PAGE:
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Index to Chiropractic Literature
Index to Chiropractic Literature
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ID 18968
  Title A nonsurgical approach to the management of patients with cervical radiculopathy: a prospective observational cohort study
URL http://www.ncbi.nlm.nih.gov/entrez/query.fcgi?cmd=Retrieve&db=pubmed&dopt=Citation&list_uids=16690382
Journal J Manipulative Physiol Ther. 2006 May;29(4):279-287
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Peer Review Yes
Publication Type Article
Abstract/Notes OBJECTIVE: The objective of this study was to describe the clinical outcomes of patients with cervical radiculopathy (CR) treated nonsurgically after a diagnosis-based decision rule.

METHODS: A prospective observational cohort study on consecutive patients with CR was performed. Data on 35 consecutive patients were collected at baseline, at the end of the active treatment, and at a minimum of 3 months after cessation of treatment. Disability was measured using the Bournemouth Disability Questionnaire. Pain intensity was measured using the Numerical Pain Rating Scale. Patients were also asked to self-rate their improvement.

RESULTS: Complete outcome data were available for 31 of the 35 patients. Twenty-seven patients were reached for long-term follow-up. The mean number of months from last treatment to follow-up was 8.2 months. Seventeen patients (49%) reported their improvement as "excellent" and another 14 (40%) did so as "good." The mean patient-rated improvement was 88.2%. The mean percentage of improvement in the Bournemouth Disability Questionnaire score was 78%. The mean percentage of improvement in the Numerical Pain Rating Scale score was 72%. Twenty-four of 31 (77.4%) patients had a clinically significant improvement from baseline to the end of treatment, and 25 of 27 (92.6%) had a clinically significant improvement from baseline to long-term follow-up.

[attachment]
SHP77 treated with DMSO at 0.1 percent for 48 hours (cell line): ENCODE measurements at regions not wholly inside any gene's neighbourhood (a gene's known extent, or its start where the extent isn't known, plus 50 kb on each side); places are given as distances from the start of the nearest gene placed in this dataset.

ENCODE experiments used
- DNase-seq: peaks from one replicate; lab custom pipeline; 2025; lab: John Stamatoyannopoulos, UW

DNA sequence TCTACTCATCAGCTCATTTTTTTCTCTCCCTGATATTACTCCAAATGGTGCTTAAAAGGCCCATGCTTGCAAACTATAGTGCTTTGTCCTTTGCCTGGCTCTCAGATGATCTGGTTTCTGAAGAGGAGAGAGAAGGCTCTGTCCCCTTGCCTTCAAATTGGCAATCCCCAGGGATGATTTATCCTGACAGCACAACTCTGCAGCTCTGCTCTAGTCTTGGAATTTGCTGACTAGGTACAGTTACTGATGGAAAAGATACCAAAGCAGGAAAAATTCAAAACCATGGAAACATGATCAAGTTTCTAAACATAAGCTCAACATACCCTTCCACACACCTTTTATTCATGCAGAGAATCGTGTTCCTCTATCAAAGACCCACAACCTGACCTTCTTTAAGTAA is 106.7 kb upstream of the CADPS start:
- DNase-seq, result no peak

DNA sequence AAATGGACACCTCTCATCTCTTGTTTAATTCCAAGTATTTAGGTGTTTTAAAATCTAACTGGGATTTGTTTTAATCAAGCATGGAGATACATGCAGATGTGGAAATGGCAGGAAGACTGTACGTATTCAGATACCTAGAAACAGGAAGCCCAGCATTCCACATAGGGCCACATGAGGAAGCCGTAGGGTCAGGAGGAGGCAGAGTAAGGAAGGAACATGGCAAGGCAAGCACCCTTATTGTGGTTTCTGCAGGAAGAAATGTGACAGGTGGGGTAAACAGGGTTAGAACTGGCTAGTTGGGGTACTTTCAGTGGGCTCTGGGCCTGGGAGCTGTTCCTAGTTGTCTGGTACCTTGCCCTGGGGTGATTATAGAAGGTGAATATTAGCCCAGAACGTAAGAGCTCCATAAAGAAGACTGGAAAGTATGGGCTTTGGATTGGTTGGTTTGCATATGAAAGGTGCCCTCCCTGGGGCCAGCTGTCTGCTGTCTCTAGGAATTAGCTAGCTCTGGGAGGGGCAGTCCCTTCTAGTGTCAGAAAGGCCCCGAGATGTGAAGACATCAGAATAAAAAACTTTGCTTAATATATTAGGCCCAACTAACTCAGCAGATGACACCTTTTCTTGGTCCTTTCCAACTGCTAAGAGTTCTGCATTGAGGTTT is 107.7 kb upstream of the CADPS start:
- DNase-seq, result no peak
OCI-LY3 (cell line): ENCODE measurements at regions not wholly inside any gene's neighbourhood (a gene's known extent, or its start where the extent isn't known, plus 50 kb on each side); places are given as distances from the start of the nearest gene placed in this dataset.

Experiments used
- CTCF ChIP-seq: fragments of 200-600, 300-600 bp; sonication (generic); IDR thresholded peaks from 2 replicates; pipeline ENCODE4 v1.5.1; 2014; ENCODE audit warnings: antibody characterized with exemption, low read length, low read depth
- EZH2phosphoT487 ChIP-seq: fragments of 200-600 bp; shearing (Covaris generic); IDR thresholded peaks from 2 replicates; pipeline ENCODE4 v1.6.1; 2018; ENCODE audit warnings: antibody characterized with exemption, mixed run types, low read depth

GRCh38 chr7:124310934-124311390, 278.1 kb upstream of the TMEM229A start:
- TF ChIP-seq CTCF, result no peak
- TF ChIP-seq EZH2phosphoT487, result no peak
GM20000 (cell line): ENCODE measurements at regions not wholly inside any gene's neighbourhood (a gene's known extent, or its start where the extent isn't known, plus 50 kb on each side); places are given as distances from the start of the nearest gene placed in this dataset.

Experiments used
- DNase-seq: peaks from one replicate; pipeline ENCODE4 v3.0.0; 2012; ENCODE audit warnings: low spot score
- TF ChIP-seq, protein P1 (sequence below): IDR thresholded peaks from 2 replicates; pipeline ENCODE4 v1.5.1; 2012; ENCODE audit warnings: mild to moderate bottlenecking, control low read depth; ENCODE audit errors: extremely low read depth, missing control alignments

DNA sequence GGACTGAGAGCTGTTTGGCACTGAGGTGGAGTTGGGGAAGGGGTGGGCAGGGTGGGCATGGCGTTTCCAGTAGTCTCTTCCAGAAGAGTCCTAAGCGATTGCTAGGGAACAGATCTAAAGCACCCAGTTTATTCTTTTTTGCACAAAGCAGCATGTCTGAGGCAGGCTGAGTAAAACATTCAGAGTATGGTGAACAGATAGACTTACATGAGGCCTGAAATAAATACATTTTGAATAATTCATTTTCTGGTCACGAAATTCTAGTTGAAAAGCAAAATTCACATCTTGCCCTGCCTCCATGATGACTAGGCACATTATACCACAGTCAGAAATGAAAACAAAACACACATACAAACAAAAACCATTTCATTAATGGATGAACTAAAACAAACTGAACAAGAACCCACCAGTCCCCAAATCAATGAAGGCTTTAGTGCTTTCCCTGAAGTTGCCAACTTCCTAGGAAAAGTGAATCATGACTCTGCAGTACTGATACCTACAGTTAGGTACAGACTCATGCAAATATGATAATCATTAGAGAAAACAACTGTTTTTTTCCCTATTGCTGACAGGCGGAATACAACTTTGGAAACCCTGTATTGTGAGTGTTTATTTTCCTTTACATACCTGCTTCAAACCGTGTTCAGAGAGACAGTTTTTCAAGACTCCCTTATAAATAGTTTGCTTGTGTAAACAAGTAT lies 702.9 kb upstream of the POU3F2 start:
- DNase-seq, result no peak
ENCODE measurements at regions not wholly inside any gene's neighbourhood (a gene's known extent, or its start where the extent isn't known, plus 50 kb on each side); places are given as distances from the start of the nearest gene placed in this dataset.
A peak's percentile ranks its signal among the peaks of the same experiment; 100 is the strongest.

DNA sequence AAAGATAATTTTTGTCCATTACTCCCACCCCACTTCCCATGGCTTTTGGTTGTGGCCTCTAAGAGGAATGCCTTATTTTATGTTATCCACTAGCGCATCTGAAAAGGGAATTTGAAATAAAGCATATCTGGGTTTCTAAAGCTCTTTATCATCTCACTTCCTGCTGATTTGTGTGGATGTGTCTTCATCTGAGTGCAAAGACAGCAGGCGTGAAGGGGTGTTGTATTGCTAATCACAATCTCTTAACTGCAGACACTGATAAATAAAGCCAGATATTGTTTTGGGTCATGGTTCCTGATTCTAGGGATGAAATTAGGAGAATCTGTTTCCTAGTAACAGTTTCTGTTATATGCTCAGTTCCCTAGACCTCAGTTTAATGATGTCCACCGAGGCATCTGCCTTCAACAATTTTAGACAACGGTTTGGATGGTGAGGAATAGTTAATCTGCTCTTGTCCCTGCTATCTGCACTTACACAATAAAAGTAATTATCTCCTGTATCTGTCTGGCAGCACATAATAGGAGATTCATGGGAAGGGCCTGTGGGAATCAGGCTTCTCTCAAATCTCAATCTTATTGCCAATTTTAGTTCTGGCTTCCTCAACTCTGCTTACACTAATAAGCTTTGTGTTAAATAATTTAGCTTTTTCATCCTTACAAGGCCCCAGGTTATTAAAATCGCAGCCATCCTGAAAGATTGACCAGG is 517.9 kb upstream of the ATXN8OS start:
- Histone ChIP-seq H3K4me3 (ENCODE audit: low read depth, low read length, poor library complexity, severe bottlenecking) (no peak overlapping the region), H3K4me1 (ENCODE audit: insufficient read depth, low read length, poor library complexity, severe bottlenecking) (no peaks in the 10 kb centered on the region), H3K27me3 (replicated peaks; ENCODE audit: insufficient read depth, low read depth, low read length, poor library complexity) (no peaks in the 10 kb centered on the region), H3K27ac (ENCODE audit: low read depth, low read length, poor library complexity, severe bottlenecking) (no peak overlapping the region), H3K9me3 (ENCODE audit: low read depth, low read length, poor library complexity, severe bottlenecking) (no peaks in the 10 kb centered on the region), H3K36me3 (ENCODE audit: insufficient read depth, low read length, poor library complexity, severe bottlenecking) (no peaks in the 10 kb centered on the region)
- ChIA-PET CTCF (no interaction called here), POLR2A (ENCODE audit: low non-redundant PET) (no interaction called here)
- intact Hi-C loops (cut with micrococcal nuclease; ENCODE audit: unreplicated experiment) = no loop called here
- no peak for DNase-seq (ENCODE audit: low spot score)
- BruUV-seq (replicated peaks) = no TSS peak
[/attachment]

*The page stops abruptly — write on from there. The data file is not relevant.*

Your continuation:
CONCLUSIONS: The management strategy that we studied yielded favorable outcomes in this patient sample and appears to be a safe option for patients with CR. However, the absence of randomization and a control group limits interpretation with regard to clinical effectiveness. Randomized clinical trials are necessary to distinguish treatment effects from the natural history of CR.

Click on the above link for the PubMed record for this article; full text by subscription. This abstract is reproduced with the permission of the publisher. Journal Record

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